Good Friday 2009
So now we come to it. We come to the day in year in which above all other days we call good. This day, our savior has died for us. This day God has shown us his love for us. This day we know who God is and what God has done. When I come to this day every year, my mind starts whirling around questions that I have to ponder every single year. I come with questions because simple reason seems to fail all too easily when it comes figuring out what Jesus is doing on this “good” day. It can seem silly to think of this day as “good.” What’s good about hearing a story of a man being beaten and executed by an instrument of death that was designed to be cruel and inhumane? What’s good about hearing a story of a man that was abandoned by all his friends and family? What’s good about hearing a story of a man who was betrayed by one of the very people who said he loved him and would follow him? Rather, it seems as if this day is more of a day filled with sorrow, grief, and pain. Surely, a “good” day would not be filled with this sadness.
We spend much of our lives thinking that good days are those days when everything seems to be going your way. In a good day, things have gone our way. Our work went by quickly without thought yet the quality of the results were high. In a good day, we’ve spent wonderful time with family and friends sharing stories and laughing at one another’s jokes. I remember growing up as a kid in elementary school thinking that good days were the days that I had fun and was able to do my school work well. Bad days were the days where it felt like everyone was picking on me and where I kept on getting into trouble with my teachers. However, “good” does not always equal happy or joyous. “Good” sometimes means much more than that to mean what is right or what is needed. But what is right or needed about Good Friday where death and suffering are the order for the day, where, at least for me, all seems darker and quieter? Yet, this day above all the other days and times in the year is alone called “good.”
When we hear this story about Jesus’ betrayal and crucifixion, we are hearing the story of someone who was not just another man being beaten and killed for crimes he may or may not have committed. We hear the story of what God has come to do for us. We see the lengths and the depths to which God will go, because God chooses us and God will not abandon us. Forever, God will be our God, and we will be God’s people. The goodness of this story and the goodness of this day is the clear and shining revelation of what God does for us – the people who forsake God and just as much as the Romans and Jews beat Jesus and nailed him to cross every time we sin trying to build ourselves or other things up as our gods. Jesus’ death on the cross is a death for all sins of all times and places. If we could do better, he would not have to die. Instead, Jesus’ death is the proclamation that God will not abandon us to our sin and death. In this great act of love, Jesus redeems all of creation, turning it into something it could not be by itself.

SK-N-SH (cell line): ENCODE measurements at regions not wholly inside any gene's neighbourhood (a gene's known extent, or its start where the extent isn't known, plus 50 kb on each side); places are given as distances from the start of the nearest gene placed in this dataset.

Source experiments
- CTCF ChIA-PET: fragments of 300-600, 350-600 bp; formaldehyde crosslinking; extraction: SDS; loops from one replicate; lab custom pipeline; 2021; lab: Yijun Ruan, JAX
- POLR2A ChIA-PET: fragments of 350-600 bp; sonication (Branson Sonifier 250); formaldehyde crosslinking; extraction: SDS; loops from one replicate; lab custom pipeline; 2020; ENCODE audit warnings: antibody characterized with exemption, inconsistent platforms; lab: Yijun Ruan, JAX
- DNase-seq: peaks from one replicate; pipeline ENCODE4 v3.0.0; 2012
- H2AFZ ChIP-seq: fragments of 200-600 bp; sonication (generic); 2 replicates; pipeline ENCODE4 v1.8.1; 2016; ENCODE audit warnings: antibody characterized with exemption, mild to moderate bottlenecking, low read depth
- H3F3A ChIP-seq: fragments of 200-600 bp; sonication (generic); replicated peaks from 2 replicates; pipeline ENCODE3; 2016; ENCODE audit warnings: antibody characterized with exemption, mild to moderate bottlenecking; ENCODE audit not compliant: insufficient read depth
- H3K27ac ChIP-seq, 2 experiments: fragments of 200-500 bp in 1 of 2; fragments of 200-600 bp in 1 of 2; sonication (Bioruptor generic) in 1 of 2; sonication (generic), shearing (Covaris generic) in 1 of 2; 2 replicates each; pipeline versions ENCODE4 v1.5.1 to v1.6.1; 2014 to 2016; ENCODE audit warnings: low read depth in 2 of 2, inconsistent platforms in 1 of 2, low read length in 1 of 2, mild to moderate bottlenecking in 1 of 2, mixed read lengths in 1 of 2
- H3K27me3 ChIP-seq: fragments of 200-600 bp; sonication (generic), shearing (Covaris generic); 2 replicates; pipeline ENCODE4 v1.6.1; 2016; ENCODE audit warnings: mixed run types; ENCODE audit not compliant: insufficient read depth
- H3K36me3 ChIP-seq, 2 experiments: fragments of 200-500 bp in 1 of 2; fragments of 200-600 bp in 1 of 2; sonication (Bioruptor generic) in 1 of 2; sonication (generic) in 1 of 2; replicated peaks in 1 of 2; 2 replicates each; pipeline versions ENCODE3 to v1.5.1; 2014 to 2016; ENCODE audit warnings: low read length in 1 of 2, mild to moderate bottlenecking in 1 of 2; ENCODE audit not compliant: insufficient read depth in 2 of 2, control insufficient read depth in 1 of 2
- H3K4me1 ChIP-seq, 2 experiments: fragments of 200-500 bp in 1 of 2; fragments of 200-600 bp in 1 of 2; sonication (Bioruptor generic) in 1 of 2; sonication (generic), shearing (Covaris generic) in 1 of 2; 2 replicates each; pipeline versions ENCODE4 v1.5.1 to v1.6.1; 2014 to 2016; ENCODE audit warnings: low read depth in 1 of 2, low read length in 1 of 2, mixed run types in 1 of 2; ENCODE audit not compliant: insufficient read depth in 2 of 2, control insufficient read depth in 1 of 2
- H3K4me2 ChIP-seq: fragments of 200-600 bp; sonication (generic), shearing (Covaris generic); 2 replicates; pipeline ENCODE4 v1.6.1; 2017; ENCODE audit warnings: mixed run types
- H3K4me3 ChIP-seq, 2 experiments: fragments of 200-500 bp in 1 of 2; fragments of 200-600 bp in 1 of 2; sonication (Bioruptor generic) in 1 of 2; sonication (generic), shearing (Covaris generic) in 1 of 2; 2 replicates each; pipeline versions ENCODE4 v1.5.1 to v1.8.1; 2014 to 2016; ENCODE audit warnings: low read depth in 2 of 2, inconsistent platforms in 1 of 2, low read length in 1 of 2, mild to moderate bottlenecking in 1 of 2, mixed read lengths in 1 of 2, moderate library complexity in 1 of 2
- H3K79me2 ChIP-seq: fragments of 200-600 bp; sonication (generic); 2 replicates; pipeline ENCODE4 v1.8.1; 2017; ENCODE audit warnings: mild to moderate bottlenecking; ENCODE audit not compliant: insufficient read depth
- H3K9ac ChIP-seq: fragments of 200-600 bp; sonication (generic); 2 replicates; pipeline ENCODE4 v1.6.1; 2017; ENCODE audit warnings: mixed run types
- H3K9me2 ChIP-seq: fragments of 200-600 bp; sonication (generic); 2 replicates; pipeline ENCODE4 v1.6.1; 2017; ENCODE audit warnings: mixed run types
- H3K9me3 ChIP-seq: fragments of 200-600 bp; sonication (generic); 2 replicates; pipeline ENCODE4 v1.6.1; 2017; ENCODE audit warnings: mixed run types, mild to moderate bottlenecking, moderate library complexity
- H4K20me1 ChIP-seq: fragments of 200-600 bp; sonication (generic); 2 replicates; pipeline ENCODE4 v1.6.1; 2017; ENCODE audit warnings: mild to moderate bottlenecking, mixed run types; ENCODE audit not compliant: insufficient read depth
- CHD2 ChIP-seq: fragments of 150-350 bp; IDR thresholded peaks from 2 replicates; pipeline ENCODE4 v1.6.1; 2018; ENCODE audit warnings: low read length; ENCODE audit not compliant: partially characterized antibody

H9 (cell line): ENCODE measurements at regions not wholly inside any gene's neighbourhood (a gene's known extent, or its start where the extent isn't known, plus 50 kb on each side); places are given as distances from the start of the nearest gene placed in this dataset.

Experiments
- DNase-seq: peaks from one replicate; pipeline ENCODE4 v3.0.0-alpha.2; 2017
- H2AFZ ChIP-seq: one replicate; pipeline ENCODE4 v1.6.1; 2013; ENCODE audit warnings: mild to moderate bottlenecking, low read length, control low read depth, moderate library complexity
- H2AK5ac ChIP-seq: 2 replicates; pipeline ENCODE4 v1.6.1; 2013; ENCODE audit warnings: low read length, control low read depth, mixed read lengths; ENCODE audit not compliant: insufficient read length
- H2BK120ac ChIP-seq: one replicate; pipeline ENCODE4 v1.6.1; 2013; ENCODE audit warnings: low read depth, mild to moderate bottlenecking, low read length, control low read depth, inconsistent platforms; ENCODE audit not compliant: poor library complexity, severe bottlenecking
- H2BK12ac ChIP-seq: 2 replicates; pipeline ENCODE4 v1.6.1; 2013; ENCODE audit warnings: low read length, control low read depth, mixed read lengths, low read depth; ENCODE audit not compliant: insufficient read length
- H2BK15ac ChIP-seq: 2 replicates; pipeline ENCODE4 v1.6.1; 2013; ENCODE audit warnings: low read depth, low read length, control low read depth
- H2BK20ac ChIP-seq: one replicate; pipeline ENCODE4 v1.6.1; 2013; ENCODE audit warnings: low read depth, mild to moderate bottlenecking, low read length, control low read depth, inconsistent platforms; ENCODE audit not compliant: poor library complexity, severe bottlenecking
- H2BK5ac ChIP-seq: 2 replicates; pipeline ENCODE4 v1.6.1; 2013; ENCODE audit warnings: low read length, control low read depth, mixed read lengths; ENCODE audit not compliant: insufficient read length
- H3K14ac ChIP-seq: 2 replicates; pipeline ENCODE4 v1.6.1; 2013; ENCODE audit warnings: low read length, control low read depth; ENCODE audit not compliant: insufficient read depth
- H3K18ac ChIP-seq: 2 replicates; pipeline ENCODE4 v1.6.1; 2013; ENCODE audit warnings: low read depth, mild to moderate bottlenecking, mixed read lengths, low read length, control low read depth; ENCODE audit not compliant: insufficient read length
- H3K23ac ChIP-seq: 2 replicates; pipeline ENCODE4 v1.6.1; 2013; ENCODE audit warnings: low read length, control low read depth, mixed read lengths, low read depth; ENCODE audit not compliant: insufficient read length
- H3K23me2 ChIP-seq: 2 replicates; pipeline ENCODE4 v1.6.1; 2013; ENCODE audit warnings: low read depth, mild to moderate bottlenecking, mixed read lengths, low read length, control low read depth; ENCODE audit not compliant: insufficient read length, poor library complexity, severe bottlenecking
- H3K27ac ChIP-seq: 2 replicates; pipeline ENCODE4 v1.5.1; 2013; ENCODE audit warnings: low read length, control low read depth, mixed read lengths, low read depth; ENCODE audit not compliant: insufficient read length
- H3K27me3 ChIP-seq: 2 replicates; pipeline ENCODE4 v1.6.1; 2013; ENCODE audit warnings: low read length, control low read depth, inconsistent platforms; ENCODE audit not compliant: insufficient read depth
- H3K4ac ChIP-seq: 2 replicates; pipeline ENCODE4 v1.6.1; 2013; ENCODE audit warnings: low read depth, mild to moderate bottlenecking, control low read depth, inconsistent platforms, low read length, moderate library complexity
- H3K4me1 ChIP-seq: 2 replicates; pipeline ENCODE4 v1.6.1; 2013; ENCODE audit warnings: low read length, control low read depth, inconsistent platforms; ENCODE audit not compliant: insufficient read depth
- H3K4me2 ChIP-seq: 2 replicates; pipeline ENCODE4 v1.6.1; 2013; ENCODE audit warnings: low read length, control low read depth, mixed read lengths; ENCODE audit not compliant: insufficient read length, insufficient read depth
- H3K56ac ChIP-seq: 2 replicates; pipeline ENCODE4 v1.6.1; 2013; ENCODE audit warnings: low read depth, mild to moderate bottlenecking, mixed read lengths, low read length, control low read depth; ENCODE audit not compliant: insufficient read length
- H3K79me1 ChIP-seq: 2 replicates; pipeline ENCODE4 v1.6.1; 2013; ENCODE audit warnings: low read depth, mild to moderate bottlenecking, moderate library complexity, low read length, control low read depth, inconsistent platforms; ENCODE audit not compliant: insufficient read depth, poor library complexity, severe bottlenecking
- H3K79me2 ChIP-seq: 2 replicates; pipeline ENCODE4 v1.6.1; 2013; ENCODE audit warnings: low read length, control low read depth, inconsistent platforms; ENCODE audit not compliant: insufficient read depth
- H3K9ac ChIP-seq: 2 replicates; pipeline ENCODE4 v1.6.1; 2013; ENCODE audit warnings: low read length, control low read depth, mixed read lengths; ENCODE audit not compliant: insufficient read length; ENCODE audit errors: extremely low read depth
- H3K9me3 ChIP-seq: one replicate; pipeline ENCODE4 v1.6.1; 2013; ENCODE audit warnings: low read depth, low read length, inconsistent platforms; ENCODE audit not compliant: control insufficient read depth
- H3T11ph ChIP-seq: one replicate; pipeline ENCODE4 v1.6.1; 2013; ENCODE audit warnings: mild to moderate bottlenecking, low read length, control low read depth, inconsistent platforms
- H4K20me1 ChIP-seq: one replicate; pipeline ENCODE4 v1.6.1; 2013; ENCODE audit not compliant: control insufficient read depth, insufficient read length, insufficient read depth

This redemption is what Christ does on the cross. He turns that which causes death into that which gives us life. This is what makes this a “good” day. Jesus redeems creation and turns it into something new. This is why our glory is in the cross. Before Jesus’ death, it was only an instrument of cruel torture and death, but instead, Jesus’ turns it into an instrument of life, because through the cross we are united with God for all of eternity and raised into new life. Through the cross, Jesus comes to us and seeks us out even as we, like the disciples, flee and desert him leaving him alone to die. Through the cross, this day, which by all reason should simply be called “Bad Friday,” becomes THE good day of the year where Jesus, the Son of Father, who lives and reigns for all eternity as one in the Trinity, does for us what we desperately need and shows the never-ending abundance of God’s mercy and love. This is our glory, because this is what God has done for us – given us new life. This is Good Friday – not a happy day, but the day that is right and needed.